Asian Pacific American Heritage Month: East Asian creators & stories

By Collection Management Librarian Kathy Sexton

May is Asian Pacific American Heritage Month, and this week we are celebrating by sharing stories written by East Asian authors. Want more? Find more title suggestions for all ages, videos, online resources, and more »

East Asian creators & stories


Second Sister by Ho-Kei Chan

Why you should try it: A smart and twisty suspense novel that also shines a light on the shadowy corners of Hong Kong.

Description: After her school age sister commits suicide, Siu-Man refuses to believe there was no foul play and contacts a hacker known as N. to help her find the truth.

Stream & download with: Hoopla (ebook & digital audiobook)

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Two Trees Make a Forest by Jessica J. Lee

Why you should try it: This wide ranging memoir will appeal to readers of history, science, and travel narratives.

Description: After unearthing a hidden memoir of her grandfather’s life, Jessica J. Lee seeks to piece together the fragments of her family’s history as they moved from China to Taiwan, and then on to Canada. But as she navigates the tumultuous terrain of Taiwan, Lee finds herself having to traverse fissures in language, memory, and history, as she searches for the pieces of her family left behind.

Stream & download with: Hoopla (digital audiobook)

Find all available formats in the catalog »

An I-Novel by Minae Mizumura

Why you should try it: Originally published in Japan in 1995, Mizumura’s experimental novel challenged Japan’s literary traditions.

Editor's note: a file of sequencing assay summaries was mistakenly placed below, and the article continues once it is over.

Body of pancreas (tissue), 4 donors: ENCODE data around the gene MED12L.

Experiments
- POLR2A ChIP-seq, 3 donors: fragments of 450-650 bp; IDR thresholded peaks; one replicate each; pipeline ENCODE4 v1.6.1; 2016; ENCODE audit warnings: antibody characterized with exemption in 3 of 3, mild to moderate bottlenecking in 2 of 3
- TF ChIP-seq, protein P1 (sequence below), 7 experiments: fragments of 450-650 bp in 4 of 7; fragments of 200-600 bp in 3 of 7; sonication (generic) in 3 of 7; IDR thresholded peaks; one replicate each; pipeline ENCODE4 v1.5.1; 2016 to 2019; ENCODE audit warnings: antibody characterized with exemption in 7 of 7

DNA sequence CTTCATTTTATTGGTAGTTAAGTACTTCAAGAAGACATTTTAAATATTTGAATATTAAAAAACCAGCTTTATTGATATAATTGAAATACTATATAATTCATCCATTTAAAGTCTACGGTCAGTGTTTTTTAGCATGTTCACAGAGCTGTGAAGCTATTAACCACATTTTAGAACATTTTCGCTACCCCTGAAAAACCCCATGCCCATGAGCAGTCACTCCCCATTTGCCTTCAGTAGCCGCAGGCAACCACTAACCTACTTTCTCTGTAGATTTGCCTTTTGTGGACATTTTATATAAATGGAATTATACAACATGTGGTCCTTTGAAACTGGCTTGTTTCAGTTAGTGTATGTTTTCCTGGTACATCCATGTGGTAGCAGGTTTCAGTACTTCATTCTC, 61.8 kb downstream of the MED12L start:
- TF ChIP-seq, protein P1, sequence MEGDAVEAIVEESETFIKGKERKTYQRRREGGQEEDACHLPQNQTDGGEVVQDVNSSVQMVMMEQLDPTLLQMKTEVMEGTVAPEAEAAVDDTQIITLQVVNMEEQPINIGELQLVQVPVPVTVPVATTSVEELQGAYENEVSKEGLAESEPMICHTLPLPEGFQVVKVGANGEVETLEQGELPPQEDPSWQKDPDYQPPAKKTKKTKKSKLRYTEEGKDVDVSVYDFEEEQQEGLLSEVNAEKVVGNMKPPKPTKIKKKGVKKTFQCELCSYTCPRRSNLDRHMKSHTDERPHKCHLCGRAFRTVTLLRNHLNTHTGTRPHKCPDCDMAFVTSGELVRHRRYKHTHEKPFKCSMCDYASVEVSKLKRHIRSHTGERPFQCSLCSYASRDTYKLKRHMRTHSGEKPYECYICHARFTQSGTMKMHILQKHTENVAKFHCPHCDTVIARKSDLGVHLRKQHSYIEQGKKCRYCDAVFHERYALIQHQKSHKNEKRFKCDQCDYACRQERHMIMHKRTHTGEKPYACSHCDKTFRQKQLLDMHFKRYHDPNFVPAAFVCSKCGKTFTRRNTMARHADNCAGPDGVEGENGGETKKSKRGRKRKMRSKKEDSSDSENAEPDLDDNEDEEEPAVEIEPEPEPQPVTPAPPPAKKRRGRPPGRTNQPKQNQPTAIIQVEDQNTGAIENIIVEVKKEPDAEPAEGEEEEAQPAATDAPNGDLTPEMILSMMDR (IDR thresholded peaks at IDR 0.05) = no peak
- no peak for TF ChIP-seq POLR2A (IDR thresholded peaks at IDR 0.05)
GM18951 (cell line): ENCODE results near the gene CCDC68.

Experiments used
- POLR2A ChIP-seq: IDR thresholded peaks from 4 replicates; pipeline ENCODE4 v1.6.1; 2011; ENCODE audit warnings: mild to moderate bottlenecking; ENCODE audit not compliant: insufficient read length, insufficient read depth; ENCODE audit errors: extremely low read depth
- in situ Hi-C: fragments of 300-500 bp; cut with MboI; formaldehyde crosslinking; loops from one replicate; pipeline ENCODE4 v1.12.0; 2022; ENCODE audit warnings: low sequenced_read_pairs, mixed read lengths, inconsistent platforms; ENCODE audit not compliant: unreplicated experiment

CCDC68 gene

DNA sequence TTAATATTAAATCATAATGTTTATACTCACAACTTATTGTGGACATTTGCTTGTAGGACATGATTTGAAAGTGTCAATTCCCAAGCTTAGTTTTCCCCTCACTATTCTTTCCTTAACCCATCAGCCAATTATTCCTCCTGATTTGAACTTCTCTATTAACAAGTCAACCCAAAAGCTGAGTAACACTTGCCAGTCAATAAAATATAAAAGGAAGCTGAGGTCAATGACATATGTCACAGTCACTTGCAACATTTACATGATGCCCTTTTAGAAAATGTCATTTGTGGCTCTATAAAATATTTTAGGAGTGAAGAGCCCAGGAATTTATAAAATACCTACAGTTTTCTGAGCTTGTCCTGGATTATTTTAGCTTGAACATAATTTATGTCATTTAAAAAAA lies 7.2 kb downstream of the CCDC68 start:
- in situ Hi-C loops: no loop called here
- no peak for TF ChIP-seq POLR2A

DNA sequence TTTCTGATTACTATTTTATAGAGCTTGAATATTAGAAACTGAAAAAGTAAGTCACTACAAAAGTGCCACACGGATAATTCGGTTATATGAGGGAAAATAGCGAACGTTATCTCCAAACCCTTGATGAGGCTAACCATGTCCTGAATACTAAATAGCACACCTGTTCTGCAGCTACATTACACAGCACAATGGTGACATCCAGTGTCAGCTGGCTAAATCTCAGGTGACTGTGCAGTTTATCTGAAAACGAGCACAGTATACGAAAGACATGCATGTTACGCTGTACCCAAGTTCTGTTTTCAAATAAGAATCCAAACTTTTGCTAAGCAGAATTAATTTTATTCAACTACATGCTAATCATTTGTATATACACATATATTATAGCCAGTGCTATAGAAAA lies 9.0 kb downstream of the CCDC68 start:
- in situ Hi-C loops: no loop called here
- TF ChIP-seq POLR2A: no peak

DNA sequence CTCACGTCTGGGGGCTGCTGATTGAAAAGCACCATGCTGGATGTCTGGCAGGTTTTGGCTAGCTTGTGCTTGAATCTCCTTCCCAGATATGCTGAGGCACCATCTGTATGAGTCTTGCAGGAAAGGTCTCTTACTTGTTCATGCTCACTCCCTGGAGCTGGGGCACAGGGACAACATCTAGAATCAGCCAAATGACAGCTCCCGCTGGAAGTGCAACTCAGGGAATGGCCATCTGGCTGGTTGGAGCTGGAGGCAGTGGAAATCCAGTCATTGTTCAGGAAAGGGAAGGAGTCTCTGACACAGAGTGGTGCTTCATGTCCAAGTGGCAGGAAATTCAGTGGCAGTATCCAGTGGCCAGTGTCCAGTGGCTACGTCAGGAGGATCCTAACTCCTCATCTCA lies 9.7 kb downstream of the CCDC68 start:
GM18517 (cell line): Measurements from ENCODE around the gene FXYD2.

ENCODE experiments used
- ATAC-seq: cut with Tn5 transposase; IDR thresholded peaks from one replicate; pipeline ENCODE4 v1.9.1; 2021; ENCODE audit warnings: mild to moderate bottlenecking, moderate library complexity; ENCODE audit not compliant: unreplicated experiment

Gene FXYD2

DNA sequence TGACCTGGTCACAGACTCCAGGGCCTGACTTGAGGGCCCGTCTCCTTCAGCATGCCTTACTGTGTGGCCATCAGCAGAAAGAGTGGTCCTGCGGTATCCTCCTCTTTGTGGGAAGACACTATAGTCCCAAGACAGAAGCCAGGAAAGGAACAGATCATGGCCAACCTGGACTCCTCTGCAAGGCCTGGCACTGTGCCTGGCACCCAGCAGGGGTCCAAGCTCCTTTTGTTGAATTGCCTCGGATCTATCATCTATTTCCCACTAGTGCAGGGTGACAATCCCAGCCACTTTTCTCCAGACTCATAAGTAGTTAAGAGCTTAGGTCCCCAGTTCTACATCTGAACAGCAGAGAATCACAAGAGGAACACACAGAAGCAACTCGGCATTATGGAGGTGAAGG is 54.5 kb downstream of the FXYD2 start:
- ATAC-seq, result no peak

Description: After a phone call from her older sister reminds Minae that it is the twentieth anniversary of their family’s arrival in New York, she spends the day reflecting in solitude and over the phone with her sister about their life in the United States, trying to break the news that she has decided to go back to Japan and become a writer in her mother tongue.

Stream & download with: Hoopla (ebook)

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Friend by Nam-nyong Paek

Why you should try it: If for no other reason, this is the first state-sanctioned North Korean novel available in English.

Description: A tale of marital intrigue, abuse, and divorce in North Korea. A woman in her thirties comes to a courthouse petitioning for a divorce. As the judge who hears her statement begins to investigate the case, the story unfolds into a broader consideration of love and marriage.

Stream & download with: Hoopla (ebook)

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My Brilliant Life by Ae-ran Kim

Why you should try it: Ae-ran Kim is the youngest winner of multiple Korean literary awards. This novel has been called insightful and heartwarming. 

Description: Enjoying a vicarious but rich life through the stories of his parents, conversations with an older neighbor, and the books he reads, a boy pens a manuscript documenting his parents’ rather embellished romance, with riotous results.

Stream & download with: Media on Demand/Libby (ebook)

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The Blue Sky by Chinagiĭn Galsan

Why you should try it: For a small, beautifully told peek into a world few of us are familiar with.

Description: In the high Altai Mountains of northern Mongolia, the nomadic Tuvan people’s ancient way of life collides with the pervasive influence of modernity as seen through the eyes of Dshurukawaa, a young shepherd boy.

Stream & download with: Hoopla (ebook)

Find all available formats in the catalog »

The Land of Big Numbers by Te-Ping Chen

Why you should try it: This highly acclaimed short story collection paints a portrait of contemporary China.

Description: A debut collection inspired by the culture and diversity of China depicts the experiences of such protagonists as twins who pursue radically different careers and a government call-center worker who is stalked by a violent ex.

Find all available formats in the catalog »

Librarian Kathy Sexton

About Kathy

Kathy is a Collection Management Librarian who loves reading, sharing, and talking about books. Her missions in life are to: create communities of readers, convince folks that her official title should be “Book Pusher,” and refute that “disco” is a dirty word.

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